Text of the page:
Further, by the method of this invention, the corrosion-resistant material of high reliability as described above can be manufactured.

Patent Citations
Cited PatentFiling datePublication dateApplicantTitle
US3969278 *Aug 28, 1974Jul 13, 1976Yakov Dmitrievich AksenovMetalloceramic current-conducting material and a method for preparing same
US4861641 *May 22, 1987Aug 29, 1989Ceramics Process Systems CorporationSubstrates with dense metal vias
US4999336 *Jun 17, 1988Mar 12, 1991Scm Metal Products, Inc.Dispersion strengthened metal composites
US5053074 *Dec 20, 1990Oct 1, 1991Gte Laboratories IncorporatedCeramic-metal articles
GB975505A * Title not available
GB1079975A * Title not available
GB1109368A * Title not available
GB1421422A * Title not available
JPH0273944A * Title not available
JPH0499146A * Title not available
JPH02109640A * Title not available
JPH04137350A * Title not available
Non-Patent Citations
Reference
1 *Copy of Search Report issued by the U.K. Patent Office dated Jun. 20, 1995.
Referenced by
Citing PatentFiling datePublication dateApplicantTitle
US5868876 *May 15, 1997Feb 9, 1999The United States Of America As Represented By The United States Department Of EnergyHigh-strength, creep-resistant molybdenum alloy and process for producing the same
US5930521 *Apr 15, 1997Jul 27, 1999Industrial Technology Research InstituteReorder buffer architecture for accessing partial word operands
US6090227 *May 7, 1998Jul 18, 2000Schwarzkopf Technologies Corp.Structural units for glass melts made from a molybdenum/tungsten alloy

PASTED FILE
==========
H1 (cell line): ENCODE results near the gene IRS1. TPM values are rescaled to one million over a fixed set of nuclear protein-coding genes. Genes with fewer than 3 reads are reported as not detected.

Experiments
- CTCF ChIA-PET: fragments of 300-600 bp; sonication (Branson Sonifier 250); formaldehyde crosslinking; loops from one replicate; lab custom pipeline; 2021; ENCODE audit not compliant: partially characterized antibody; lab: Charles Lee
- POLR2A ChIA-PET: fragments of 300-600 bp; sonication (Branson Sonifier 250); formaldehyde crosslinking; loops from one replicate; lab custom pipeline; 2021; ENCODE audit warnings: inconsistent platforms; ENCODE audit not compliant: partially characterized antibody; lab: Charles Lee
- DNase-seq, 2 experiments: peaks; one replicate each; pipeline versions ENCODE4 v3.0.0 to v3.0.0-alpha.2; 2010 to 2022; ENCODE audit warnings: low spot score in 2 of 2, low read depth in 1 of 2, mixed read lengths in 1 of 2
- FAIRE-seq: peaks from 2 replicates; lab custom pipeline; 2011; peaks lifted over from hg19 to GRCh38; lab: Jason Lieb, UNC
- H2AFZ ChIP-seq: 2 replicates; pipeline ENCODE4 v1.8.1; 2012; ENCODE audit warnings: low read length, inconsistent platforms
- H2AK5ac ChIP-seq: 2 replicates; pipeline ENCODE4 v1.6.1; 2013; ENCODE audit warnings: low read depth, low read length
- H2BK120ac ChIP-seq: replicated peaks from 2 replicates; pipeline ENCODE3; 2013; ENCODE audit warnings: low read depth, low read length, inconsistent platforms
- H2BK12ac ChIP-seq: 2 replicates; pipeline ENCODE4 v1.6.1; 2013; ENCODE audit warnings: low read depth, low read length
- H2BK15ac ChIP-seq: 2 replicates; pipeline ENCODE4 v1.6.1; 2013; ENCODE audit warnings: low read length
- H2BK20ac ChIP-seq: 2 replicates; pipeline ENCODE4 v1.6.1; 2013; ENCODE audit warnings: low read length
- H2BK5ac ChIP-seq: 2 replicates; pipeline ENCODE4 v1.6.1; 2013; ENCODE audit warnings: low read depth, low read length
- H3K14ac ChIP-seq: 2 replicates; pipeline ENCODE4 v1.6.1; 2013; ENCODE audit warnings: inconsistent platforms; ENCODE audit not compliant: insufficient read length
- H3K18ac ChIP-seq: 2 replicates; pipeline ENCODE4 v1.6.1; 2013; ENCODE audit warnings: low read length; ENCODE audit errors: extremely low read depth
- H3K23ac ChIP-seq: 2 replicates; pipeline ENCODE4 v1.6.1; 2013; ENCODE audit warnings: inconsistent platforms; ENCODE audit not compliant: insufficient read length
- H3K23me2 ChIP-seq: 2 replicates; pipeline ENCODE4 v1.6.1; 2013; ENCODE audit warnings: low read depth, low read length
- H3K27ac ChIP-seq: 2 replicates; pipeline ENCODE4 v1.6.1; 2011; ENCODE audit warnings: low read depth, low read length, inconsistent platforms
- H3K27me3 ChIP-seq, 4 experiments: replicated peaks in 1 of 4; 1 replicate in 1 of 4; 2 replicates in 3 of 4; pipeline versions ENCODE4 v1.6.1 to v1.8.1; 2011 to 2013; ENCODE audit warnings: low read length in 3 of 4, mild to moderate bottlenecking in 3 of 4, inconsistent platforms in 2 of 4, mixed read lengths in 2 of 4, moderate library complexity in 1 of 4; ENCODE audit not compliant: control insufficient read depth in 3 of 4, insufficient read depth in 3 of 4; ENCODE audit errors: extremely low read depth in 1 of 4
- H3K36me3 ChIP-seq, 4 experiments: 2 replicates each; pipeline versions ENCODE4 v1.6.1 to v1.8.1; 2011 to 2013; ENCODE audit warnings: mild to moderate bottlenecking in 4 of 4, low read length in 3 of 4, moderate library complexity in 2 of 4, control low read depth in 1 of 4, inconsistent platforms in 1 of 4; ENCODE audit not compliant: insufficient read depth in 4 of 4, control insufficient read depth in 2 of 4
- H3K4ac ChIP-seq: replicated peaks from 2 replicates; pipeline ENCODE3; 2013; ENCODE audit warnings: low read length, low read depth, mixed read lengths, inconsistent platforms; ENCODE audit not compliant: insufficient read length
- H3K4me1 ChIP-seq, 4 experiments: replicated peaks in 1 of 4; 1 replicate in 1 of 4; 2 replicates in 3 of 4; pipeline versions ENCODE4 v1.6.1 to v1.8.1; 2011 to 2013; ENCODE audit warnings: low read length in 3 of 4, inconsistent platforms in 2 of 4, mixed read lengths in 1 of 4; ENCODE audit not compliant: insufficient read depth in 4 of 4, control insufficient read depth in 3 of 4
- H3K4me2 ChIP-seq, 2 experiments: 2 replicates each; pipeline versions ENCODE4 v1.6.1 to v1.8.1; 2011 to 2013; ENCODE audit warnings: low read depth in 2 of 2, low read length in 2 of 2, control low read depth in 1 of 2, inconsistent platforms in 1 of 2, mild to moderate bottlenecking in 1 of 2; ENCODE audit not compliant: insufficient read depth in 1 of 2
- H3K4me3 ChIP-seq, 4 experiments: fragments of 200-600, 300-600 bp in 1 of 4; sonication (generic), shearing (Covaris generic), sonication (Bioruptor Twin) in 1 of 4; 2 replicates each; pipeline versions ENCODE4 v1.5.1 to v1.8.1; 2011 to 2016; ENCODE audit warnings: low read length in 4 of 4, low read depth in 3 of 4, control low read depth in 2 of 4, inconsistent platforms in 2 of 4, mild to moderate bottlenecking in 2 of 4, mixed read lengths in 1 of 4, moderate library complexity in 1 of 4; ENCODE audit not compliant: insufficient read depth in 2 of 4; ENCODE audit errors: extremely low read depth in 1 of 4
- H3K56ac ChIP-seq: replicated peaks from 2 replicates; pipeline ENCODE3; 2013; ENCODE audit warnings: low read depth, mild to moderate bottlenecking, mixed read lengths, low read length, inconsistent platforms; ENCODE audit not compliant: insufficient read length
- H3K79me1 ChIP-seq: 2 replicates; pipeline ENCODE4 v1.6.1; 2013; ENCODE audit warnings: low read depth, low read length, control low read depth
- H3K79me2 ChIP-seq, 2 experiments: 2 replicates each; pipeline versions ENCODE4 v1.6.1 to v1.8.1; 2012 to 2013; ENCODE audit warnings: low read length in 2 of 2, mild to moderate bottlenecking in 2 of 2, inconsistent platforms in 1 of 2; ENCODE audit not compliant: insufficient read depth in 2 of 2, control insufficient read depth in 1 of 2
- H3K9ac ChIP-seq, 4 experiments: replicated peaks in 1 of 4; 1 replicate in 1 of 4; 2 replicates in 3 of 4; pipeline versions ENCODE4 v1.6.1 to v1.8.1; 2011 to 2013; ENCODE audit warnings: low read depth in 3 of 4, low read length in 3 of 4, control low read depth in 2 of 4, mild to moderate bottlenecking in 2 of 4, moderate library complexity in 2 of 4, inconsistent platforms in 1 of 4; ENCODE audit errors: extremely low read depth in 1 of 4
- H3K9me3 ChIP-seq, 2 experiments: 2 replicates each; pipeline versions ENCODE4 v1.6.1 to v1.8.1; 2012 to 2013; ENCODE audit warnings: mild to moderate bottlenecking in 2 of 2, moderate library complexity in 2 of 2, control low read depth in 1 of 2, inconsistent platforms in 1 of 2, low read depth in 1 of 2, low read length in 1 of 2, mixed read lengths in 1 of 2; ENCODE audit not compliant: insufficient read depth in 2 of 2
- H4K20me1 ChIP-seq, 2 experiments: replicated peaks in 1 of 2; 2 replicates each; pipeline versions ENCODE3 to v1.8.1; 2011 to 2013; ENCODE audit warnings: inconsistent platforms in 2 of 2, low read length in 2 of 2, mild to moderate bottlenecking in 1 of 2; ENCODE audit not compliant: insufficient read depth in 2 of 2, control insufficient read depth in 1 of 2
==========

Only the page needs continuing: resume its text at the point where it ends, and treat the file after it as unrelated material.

US6102979 *Aug 28, 1998Aug 15, 2000The United States Of America As Represented By The United States Department Of EnergyOxide strengthened molybdenum-rhenium alloy
US6254660 *Nov 25, 1998Jul 3, 2001Saint-Gobain RechercheCorrosion-resistant alloy, preparation process and article made from the alloy
US6368376 *Dec 12, 2000Apr 9, 2002Korea Advanced Institute Of Science And TechnologyProcess for making oxide dispersion-strengthened tungsten heavy alloy by mechanical alloying
US7476634Aug 15, 2006Jan 13, 2009Covalent Materials CorporationYttria sintered body and manufacturing method therefor
US8962147Dec 5, 2011Feb 24, 2015Federal-Mogul CorporationPowder metal component impregnated with ceria and/or yttria and method of manufacture
Classifications
U.S. Classification428/546, 75/228, 75/232, 75/230, 428/551, 428/552
International ClassificationC22C1/05, B22C9/06, B22F5/00, C22C32/00, C22C27/00
Cooperative ClassificationC22C32/0031, Y10T428/12056, Y10T428/12049, Y10T428/12014, B22C9/061, B22F5/007
European ClassificationC22C32/00C6, B22C9/06A, B22F5/00M
Legal Events
DateCodeEventDescription
Jun 20, 2008FPAYFee payment
Year of fee payment: 12
May 26, 2004FPAYFee payment
Year of fee payment: 8
Jun 19, 2000FPAYFee payment
Year of fee payment: 4
Apr 20, 1995ASAssignment
Owner name: KABUSHIKI KAISHA TOSHIBA, JAPAN
Free format text: ASSIGNMENT OF ASSIGNORS INTEREST;ASSIGNORS:ISHIWATA, YUTAKA;ITOH, YOSHIYASU;REEL/FRAME:007429/0777
Effective date: 19950215